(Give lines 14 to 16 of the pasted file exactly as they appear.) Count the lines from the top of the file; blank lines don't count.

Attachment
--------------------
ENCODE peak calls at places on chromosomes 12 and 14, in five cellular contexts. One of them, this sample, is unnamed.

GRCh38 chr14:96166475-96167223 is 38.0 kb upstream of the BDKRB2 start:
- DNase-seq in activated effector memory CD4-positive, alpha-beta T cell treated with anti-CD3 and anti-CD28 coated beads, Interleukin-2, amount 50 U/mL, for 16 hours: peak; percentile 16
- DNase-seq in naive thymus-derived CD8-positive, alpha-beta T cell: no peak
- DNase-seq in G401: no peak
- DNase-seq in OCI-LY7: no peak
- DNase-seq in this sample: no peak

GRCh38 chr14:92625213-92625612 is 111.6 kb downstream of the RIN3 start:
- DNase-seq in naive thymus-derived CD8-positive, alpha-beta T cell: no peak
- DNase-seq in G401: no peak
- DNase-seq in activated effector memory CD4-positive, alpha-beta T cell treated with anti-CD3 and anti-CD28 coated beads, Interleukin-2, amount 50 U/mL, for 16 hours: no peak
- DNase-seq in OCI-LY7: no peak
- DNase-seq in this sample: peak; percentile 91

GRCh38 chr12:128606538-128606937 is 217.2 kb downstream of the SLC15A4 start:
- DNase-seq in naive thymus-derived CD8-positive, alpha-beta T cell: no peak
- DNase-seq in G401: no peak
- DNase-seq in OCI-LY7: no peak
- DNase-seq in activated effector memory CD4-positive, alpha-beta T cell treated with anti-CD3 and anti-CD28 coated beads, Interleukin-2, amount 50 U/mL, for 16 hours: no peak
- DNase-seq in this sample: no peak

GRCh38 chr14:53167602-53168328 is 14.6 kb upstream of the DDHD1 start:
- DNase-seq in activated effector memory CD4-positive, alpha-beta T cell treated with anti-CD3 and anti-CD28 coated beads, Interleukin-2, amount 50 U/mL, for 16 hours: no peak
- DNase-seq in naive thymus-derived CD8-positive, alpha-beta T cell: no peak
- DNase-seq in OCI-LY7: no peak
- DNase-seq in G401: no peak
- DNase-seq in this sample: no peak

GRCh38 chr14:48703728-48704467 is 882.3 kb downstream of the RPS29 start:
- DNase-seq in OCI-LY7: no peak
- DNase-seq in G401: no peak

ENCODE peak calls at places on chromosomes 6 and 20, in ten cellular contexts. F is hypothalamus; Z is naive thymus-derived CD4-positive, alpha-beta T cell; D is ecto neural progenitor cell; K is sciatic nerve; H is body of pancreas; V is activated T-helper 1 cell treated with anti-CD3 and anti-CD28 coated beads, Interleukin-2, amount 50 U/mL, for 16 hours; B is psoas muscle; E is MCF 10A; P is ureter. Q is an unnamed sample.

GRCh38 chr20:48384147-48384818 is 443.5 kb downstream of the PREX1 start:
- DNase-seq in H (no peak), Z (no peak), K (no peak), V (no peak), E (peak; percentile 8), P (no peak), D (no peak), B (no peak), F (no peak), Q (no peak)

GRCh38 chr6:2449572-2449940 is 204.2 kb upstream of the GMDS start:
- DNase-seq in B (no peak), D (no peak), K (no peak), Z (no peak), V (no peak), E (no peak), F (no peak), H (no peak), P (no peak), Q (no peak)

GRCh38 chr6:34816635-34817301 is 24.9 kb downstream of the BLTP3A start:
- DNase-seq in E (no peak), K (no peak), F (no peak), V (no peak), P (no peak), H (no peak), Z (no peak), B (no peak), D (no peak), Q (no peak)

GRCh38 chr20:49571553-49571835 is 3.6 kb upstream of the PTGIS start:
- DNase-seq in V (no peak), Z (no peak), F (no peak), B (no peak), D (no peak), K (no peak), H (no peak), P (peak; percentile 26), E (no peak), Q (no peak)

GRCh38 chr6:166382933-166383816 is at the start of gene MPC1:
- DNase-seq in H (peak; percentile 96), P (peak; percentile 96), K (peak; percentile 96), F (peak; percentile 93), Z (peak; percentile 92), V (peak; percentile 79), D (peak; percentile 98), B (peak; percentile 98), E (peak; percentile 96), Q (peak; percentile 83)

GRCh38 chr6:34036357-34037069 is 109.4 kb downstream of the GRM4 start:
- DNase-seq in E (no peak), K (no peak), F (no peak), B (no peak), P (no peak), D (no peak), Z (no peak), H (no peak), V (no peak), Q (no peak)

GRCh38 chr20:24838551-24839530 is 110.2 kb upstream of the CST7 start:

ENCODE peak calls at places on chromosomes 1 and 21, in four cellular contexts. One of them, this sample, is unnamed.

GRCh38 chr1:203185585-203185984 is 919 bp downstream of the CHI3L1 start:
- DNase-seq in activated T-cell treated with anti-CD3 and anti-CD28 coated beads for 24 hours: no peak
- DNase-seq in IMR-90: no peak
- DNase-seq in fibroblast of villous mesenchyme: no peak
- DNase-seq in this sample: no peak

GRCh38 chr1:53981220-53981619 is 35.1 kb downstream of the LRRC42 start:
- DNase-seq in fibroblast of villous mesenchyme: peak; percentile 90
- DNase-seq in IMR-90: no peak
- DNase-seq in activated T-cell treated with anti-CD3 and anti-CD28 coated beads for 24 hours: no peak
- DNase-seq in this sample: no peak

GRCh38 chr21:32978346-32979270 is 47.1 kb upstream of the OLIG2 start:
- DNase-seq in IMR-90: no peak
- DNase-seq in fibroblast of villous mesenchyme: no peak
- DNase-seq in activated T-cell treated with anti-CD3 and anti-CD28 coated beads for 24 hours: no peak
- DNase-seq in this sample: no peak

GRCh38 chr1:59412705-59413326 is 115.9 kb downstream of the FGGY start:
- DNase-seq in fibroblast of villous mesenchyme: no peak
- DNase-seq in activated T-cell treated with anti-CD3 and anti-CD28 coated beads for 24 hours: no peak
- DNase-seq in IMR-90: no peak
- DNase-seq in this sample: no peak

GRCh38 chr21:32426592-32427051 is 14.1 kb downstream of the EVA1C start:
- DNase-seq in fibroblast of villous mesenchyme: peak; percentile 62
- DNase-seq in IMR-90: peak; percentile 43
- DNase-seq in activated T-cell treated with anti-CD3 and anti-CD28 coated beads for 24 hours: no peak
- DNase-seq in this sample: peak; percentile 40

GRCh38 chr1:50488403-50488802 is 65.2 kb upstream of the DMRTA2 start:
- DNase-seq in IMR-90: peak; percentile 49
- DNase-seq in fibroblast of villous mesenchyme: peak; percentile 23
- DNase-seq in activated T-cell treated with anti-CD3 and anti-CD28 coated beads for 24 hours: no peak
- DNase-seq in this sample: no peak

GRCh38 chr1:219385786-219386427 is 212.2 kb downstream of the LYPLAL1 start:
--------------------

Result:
GRCh38 chr12:128606538-128606937 is 217.2 kb downstream of the SLC15A4 start:
- DNase-seq in naive thymus-derived CD8-positive, alpha-beta T cell: no peak
- DNase-seq in G401: no peak